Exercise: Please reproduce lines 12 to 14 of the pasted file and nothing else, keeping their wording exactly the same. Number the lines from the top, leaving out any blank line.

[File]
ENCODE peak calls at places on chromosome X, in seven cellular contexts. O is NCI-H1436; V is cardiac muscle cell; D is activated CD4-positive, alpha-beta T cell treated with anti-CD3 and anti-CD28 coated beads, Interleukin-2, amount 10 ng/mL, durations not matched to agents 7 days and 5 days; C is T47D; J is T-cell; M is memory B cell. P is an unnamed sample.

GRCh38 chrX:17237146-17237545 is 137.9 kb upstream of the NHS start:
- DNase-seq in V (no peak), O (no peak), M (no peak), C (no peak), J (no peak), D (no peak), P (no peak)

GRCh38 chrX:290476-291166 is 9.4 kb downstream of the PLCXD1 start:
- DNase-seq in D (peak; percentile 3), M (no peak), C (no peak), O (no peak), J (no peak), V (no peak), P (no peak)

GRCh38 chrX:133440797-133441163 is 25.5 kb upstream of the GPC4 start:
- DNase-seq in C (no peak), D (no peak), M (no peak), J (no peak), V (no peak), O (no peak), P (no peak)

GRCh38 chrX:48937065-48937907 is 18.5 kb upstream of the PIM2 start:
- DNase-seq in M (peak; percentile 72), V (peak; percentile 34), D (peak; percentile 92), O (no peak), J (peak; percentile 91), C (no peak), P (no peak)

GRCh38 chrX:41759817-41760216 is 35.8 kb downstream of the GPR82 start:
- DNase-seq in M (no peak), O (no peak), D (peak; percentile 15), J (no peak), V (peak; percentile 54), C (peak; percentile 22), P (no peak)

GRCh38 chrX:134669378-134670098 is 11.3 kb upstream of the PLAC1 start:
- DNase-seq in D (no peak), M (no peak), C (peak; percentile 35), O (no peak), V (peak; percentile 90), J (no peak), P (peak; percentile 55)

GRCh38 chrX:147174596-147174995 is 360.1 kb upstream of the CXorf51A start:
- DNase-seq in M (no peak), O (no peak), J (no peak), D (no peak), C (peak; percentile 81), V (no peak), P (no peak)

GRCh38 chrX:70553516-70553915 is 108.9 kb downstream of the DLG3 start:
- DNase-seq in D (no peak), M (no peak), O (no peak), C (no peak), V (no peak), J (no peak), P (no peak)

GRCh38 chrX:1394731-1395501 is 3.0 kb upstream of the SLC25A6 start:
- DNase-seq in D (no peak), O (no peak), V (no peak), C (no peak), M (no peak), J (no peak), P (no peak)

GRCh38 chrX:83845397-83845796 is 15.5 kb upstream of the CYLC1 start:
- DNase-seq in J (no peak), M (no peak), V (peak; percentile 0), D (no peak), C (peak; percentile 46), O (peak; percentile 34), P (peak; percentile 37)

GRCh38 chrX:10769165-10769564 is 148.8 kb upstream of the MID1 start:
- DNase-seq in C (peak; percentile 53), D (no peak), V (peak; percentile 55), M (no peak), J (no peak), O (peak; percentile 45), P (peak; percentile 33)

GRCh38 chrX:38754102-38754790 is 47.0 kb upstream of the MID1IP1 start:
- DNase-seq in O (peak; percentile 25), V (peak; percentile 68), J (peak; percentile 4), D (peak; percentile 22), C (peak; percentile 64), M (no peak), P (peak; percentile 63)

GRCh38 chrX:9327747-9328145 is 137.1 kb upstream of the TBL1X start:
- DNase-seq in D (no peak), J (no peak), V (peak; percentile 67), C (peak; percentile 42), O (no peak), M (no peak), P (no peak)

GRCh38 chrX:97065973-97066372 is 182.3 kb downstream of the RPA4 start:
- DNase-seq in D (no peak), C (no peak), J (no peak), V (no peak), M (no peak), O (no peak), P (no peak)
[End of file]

GRCh38 chrX:134669378-134670098 is 11.3 kb upstream of the PLAC1 start:
- DNase-seq in D (no peak), M (no peak), C (peak; percentile 35), O (no peak), V (peak; percentile 90), J (no peak), P (peak; percentile 55)

GRCh38 chrX:147174596-147174995 is 360.1 kb upstream of the CXorf51A start: